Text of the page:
Stacking the Shelves is a weekly meme hosted by Tynga’s Reviews, which is all about sharing the books that you’ve acquired in the past week!
I bought these books:
A Manual for Heartache by Cathy Rentzenbrink
I’ve had this on pre-order ever since I first heard about it as Cathy’s previous book The Last Act of Love is one of the best, and most moving, books I’ve read in the last couple of years. This new book feels like it will have a similar impact on me and I’m really looking forward to reading it.
When Cathy Rentzenbrink was still a teenager, her happy family was torn apart by an unthinkable tragedy. In A Manual for Heartache she describes how she learnt to live with grief and loss and find joy in the world again. She explores how to cope with life at its most difficult and overwhelming and how we can emerge from suffering forever changed, but filled with hope.
This is a moving, warm and uplifting book that offers solidarity and comfort to anyone going through a painful time, whatever it might be. It’s a book that will help to soothe an aching heart and assure its readers that they’re not alone.
My Sister Milly by Gemma Dowler
I hadn’t heard anything about this book until I saw Gemma being interviewed on This Morning a couple of days ago and I knew I had to read this book. I’ve already started reading it and it’s so moving.
‘My name is Gemma Dowler. On 21 March 2002, a serial killer named Levi Bellfield stole my sister and sent our family to Hell…’
Everyone thinks they know the story of Milly Dowler.
Haunting headlines about the missing schoolgirl splashed across front pages. The family’s worst fears realised when her body was found months later. The years of waiting for the truth, only to learn that the killer, known to the police, lived just yards from where Milly had vanished. The parents subjected to horrific psychological torture at a trial orchestrated by the murderer. And the shocking revelation of what journalists would do for a story – criminal acts that brought down a national newspaper.
But these bare facts hide the true story.
In My Sister Milly, Gemma Dowler shares the heartbreaking account of Milly’s disappearance, the suspicions that fell on the family, the fatal errors made by the police, and the media’s obsession that focused relentlessly on every personal, intimate and emotional aspect of the Dowlers’ lives. It is the story of two stolen childhoods – Milly’s and Gemma’s – and about the love that kept the family together as they struggled with terrible darkness and injustice.
However, this book is a story of hope and recovery.
It’s taken fifteen years of pain for the family to find their voice. The family has worked hard and has received intensive therapy to recover from the trauma of Milly’s murder. Their story shows that whatever suffering you endure in life, there is always hope, and there is always love.
Now, for the first time, Gemma tells their story and that of the real Milly. Above all, in this book the family want to bring back to life their incredible daughter and sister. Now, finally, the truth about Milly Dowler can never be denied.
Dear you by Tessa Broad
I’ve seen a few people chatting about this book on social media so have been keen to read it. I think this will be a tough book to read but it seems like it will ultimately be a healing and uplifting read.
Tess Broad wanted children. She longed for them. It wasn’t to be.
In this candid and moving memoir, Tess writes to the children that never were. She writes to them as their adult selves with openness and honesty and tells them of the childhood she envisaged for them and the mother she believed she would be. She describes her reluctant transformation from the woebegone, wannabe mummy that she once was, to the woman she is now; childless but chilled, sailing through Mother’s Day with a smile on her face. Happy.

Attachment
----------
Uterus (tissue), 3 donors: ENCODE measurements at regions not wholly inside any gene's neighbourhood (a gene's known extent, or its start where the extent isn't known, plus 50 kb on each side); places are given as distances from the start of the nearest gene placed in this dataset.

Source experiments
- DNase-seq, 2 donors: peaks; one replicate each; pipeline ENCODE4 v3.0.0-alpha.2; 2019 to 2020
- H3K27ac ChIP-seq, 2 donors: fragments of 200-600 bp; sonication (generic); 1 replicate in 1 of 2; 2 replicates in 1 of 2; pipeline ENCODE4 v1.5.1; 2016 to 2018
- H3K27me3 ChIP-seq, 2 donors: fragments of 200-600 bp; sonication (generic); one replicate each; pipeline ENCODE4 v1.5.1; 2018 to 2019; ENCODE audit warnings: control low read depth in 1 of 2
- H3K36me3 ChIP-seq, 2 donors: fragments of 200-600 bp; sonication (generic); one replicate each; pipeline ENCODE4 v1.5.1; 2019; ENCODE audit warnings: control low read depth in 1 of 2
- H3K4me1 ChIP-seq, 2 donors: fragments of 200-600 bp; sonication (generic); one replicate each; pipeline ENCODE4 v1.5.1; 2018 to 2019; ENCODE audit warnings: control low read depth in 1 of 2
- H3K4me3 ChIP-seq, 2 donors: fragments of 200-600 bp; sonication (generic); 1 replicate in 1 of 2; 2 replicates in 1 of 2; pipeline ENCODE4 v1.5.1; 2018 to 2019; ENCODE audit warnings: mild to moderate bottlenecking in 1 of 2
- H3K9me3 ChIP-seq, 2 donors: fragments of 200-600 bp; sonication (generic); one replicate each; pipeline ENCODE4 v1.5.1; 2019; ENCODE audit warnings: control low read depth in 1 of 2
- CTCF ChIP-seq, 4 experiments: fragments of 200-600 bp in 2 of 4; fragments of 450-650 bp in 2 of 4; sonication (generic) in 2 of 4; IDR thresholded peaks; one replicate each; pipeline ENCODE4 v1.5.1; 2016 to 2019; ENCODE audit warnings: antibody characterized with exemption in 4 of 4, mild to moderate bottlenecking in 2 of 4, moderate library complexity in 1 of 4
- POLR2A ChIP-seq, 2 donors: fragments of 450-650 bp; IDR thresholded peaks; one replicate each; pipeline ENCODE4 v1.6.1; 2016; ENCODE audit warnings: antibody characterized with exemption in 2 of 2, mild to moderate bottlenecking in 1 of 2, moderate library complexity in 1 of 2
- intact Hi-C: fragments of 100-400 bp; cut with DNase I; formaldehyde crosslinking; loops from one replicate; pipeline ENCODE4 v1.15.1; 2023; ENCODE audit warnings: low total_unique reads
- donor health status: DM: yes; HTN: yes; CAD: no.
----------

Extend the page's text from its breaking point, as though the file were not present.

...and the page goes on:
From the ‘trying for a family’ stage to the relentless treadmill of infertility treatment, Tess recounts her story with humour and pathos, taking the reader on her journey with her, sharing her experiences, the roller-coaster ride of IVF, the sudden departure of the husband whose children she wanted to have and ultimately to acceptance that the life she wanted and expected was not hers for the taking. This is a breathtaking memoir that offers a shoulder to lean on for everyone experiencing the uncertainties and pain of infertility.
Maurice by E.M. Forster
I read this book many years ago and it’s always stayed with me so when I spotted the ebook at the bargain price of 99p I snapped it up.
As Maurice Hall makes his way through a traditional English education, he projects an outer confidence that masks troubling questions about his own identity. Frustrated and unfulfilled, a product of the bourgeoisie he will grow to despise, he has difficulty acknowledging his nascent attraction to men.
At Cambridge he meets Clive, who opens his eyes to a less conventional view of the nature of love. Yet when Maurice is confronted by the societal pressures of life beyond university, self-doubt and heartbreak threaten his quest for happiness.
Reckless by Chrissie Hynde
I’ve been wanting to read this memoir for ages now so when I saw that Kindle had a sale on selected memoirs and this was included I immediately downloaded it. I hope I can read this soon as I think it’ll be such an interesting read.
By the time she was 14, Chrissie Hynde knew she had to get out of Akron, Ohio. Her perfect ’50s American childhood upturned by a newly acquired taste for rock ’n’ roll, motorbikes and the ‘get down boys’ seen at gigs in and around Cleveland – Mitch Ryder, the Jeff Beck Group, the Velvet Underground and David Bowie among the many.
Wrapped up in the Kent State University riots and getting dangerously involved in the local biker and drug scenes, she escaped – to Mexico, Canada, Paris and finally London where she caught the embryonic punk scene just in time not only to witness it first-hand, but more importantly to seize the opportunity to form her own band, the Pretenders.